Juan Ignacio Blanco  


  MALE murderers

index by country

index by name   A B C D E F G H I J K L M N O P Q R S T U V W X Y Z

  FEMALE murderers

index by country

index by name   A B C D E F G H I J K L M N O P Q R S T U V W X Y Z




Murderpedia has thousands of hours of work behind it. To keep creating new content, we kindly appreciate any donation you can give to help the Murderpedia project stay alive. We have many
plans and enthusiasm to keep expanding and making Murderpedia a better site, but we really
need your help for this. Thank you very much in advance.




Cynthia GALENS





Classification: Murderer
Characteristics: Poisoner - Because the victim was physically and verbally abusing her
Number of victims: 1
Date of murder: October 3, 2009
Date of arrest: January 6, 2010
Date of birth: February 7, 1958
Victim profile: Thomas K. Stack, 48 (her boyfriend)
Method of murder: Poisoning (antifreeze mixed into margaritas)
Location: Farmington, Ontario County, New York, USA
Status: Sentenced to 23 years in prison on November 10, 2010
photo gallery

Woman Sentenced for Killing Boyfriend with Antifreeze

By Mike Hedeen -

November 10, 2010

Cynthia Galens, the Farmington, Ontario County woman convicted of manslaughter after spiking her boyfriend’s margarita mix with antifreeze was sentenced to 23 years in prison. Galens showed no emotion when Ontario County Court Judge William Kocher handed down the sentence.

Galens was convicted in September of first degree manslaughter for the death of Thomas Stack, better known as Kevin. Stack died in October, 2009 after consuming margarita's that were made with the spiked mix.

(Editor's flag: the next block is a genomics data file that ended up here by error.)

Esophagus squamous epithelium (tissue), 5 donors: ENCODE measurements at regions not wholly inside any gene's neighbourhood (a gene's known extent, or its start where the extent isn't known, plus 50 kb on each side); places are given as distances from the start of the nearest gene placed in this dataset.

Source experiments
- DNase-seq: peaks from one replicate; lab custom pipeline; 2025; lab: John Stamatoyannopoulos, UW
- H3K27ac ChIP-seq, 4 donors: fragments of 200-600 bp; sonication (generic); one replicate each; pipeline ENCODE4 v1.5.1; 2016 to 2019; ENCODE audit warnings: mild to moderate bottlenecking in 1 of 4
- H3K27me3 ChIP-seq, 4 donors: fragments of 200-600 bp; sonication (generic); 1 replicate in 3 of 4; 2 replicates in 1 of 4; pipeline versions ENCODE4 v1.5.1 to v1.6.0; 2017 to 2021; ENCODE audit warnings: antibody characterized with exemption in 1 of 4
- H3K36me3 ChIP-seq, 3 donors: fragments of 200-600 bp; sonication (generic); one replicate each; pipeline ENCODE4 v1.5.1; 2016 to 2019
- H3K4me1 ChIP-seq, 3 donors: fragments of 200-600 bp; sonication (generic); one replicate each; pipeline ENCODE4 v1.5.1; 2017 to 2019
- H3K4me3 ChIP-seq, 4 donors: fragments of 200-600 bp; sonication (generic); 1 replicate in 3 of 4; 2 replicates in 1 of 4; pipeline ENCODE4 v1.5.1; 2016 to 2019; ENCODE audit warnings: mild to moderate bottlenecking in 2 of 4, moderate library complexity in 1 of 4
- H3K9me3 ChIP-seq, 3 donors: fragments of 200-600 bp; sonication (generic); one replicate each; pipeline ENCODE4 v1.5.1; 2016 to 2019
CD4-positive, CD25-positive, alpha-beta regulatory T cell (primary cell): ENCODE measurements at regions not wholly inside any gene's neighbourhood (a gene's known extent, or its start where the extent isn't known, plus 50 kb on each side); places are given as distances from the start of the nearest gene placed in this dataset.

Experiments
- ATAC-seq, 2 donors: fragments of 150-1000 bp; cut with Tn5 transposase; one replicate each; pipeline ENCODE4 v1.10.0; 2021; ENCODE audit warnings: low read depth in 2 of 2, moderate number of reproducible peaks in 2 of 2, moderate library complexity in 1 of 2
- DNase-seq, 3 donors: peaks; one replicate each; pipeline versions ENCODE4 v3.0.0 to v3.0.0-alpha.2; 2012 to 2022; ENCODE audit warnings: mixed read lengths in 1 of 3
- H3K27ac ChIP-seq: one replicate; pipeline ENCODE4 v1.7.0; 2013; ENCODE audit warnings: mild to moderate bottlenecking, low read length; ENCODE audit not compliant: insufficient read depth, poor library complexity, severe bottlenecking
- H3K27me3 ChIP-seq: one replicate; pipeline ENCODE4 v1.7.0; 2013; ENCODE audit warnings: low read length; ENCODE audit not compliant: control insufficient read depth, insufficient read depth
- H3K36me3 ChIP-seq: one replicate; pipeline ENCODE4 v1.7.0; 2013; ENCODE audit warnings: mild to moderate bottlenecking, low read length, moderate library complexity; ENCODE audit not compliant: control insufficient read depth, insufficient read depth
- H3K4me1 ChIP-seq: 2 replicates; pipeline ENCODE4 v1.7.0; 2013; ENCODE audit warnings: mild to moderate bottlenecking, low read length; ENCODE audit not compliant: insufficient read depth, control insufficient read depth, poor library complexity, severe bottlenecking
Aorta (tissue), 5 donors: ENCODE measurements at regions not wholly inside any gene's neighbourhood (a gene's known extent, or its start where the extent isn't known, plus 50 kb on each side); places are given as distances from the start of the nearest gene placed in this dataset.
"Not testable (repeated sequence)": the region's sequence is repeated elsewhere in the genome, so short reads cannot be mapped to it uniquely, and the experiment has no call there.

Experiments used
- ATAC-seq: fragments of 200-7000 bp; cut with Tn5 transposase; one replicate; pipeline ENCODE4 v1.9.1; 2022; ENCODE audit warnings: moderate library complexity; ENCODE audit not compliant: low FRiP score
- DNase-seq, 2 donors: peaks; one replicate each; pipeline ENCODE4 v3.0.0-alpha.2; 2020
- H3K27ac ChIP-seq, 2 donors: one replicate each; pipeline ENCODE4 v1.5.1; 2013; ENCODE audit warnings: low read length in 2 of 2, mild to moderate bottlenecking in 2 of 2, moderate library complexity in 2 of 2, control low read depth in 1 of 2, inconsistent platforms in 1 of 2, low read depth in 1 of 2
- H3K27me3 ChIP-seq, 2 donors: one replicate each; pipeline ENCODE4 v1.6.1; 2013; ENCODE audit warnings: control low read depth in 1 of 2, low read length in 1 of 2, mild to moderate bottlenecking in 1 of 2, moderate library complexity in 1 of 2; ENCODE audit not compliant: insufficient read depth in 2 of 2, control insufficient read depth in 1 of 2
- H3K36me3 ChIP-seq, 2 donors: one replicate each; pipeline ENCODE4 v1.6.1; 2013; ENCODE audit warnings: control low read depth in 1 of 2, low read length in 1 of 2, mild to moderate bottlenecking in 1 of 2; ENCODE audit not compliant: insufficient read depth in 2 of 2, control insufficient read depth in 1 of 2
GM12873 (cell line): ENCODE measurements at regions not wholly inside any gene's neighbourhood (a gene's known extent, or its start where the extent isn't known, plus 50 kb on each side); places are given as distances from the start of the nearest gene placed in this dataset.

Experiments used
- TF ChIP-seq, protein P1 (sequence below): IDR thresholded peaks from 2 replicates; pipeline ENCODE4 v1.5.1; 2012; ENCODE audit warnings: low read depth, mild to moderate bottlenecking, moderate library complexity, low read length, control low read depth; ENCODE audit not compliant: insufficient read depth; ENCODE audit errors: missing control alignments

Galens admitted in court that she put antifreeze in the margarita mix knowing Stack would drink it. She said her intent was not to kill Stack but to make him sick because he was physically and verbally abusing her.

"There were a couple of things that were really important here,” said Ontario County District Attorney Mike Tantillo. “The fact that this was not a spur of the moment act but was premeditated, the fact that she had multiple opportunities to change course and do something to change his life and the fact that she lied to the doctors which ensured his death, I think all of those things militated toward a sentence approaching the maximum."

Before sentencing Galens, Judge Kocher said the defendant was offered a plea deal that would have resulted in an 18 year prison sentence. However Galens and her attorney, Matthew Mix, insisted on taking the case to trial.

Tantillo says the evidence against Galens was so strong that she should have pleaded guilty.

"You can't ignore the fact that this caused a great deal of pain to the victim's family members to have to listen to this excruciating testimony,” he said. “I also think it's outrageous that a case that had as strong as evidence as did this case that the defendant required her own daughter to be compelled to testify against her. That's not going to serve her well down the road."

Emily Galens testified that her mother asked for assistance in disposing of Stack's body.
She declined comment following her mother's sentencing.

Stack's mother said she is satisfied with the 23 year sentence adding that Kevin finally has justice.

"You don't know the tension we've gone through for the past year and so many months,” Sandra Stack said. “It's been a horrific experience never will we ever have to go through or most people will have to endure."

Mrs. Stack spoke at sentencing telling the court her son was an intelligent person, a veteran of the United States Air Force and a radiation expert. But she said alcohol consumed his life. Sandra Stack said she can't imagine what Kevin's last few months were like living with someone she says didn't even like him.